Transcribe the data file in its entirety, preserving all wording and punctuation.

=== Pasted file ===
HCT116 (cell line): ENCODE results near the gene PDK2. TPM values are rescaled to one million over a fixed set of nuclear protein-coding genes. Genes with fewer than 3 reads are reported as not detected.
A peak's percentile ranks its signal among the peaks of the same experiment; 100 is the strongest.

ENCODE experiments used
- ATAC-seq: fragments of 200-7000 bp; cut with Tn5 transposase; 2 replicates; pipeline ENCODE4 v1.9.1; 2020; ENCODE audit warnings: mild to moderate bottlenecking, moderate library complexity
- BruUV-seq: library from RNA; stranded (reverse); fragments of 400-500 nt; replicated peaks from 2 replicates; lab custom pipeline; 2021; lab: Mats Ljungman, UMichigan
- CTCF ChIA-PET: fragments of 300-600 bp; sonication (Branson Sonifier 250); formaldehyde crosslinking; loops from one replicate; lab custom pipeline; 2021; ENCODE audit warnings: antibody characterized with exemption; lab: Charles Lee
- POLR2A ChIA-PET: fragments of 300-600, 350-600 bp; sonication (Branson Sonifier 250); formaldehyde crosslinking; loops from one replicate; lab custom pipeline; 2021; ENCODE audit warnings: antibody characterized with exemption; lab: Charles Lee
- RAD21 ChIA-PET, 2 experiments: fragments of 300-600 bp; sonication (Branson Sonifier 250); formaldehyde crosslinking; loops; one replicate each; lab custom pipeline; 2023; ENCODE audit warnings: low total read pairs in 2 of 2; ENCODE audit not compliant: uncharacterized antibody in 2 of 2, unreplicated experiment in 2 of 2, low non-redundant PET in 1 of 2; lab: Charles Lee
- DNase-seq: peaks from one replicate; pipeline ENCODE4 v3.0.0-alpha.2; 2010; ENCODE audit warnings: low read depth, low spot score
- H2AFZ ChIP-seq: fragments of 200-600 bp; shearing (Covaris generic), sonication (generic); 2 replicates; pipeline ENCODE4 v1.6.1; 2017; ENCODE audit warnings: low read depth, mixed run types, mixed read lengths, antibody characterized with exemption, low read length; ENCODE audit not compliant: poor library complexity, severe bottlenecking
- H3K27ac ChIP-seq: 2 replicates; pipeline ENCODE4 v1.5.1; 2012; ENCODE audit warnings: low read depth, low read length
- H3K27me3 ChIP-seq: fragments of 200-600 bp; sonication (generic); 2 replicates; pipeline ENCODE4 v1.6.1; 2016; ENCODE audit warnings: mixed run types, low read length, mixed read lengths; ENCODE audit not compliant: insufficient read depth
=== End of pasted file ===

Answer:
HCT116 (cell line): ENCODE results near the gene PDK2. TPM values are rescaled to one million over a fixed set of nuclear protein-coding genes. Genes with fewer than 3 reads are reported as not detected.
A peak's percentile ranks its signal among the peaks of the same experiment; 100 is the strongest.

ENCODE experiments used
- ATAC-seq: fragments of 200-7000 bp; cut with Tn5 transposase; 2 replicates; pipeline ENCODE4 v1.9.1; 2020; ENCODE audit warnings: mild to moderate bottlenecking, moderate library complexity
- BruUV-seq: library from RNA; stranded (reverse); fragments of 400-500 nt; replicated peaks from 2 replicates; lab custom pipeline; 2021; lab: Mats Ljungman, UMichigan
- CTCF ChIA-PET: fragments of 300-600 bp; sonication (Branson Sonifier 250); formaldehyde crosslinking; loops from one replicate; lab custom pipeline; 2021; ENCODE audit warnings: antibody characterized with exemption; lab: Charles Lee
- POLR2A ChIA-PET: fragments of 300-600, 350-600 bp; sonication (Branson Sonifier 250); formaldehyde crosslinking; loops from one replicate; lab custom pipeline; 2021; ENCODE audit warnings: antibody characterized with exemption; lab: Charles Lee
- RAD21 ChIA-PET, 2 experiments: fragments of 300-600 bp; sonication (Branson Sonifier 250); formaldehyde crosslinking; loops; one replicate each; lab custom pipeline; 2023; ENCODE audit warnings: low total read pairs in 2 of 2; ENCODE audit not compliant: uncharacterized antibody in 2 of 2, unreplicated experiment in 2 of 2, low non-redundant PET in 1 of 2; lab: Charles Lee
- DNase-seq: peaks from one replicate; pipeline ENCODE4 v3.0.0-alpha.2; 2010; ENCODE audit warnings: low read depth, low spot score
- H2AFZ ChIP-seq: fragments of 200-600 bp; shearing (Covaris generic), sonication (generic); 2 replicates; pipeline ENCODE4 v1.6.1; 2017; ENCODE audit warnings: low read depth, mixed run types, mixed read lengths, antibody characterized with exemption, low read length; ENCODE audit not compliant: poor library complexity, severe bottlenecking
- H3K27ac ChIP-seq: 2 replicates; pipeline ENCODE4 v1.5.1; 2012; ENCODE audit warnings: low read depth, low read length
- H3K27me3 ChIP-seq: fragments of 200-600 bp; sonication (generic); 2 replicates; pipeline ENCODE4 v1.6.1; 2016; ENCODE audit warnings: mixed run types, low read length, mixed read lengths; ENCODE audit not compliant: insufficient read depth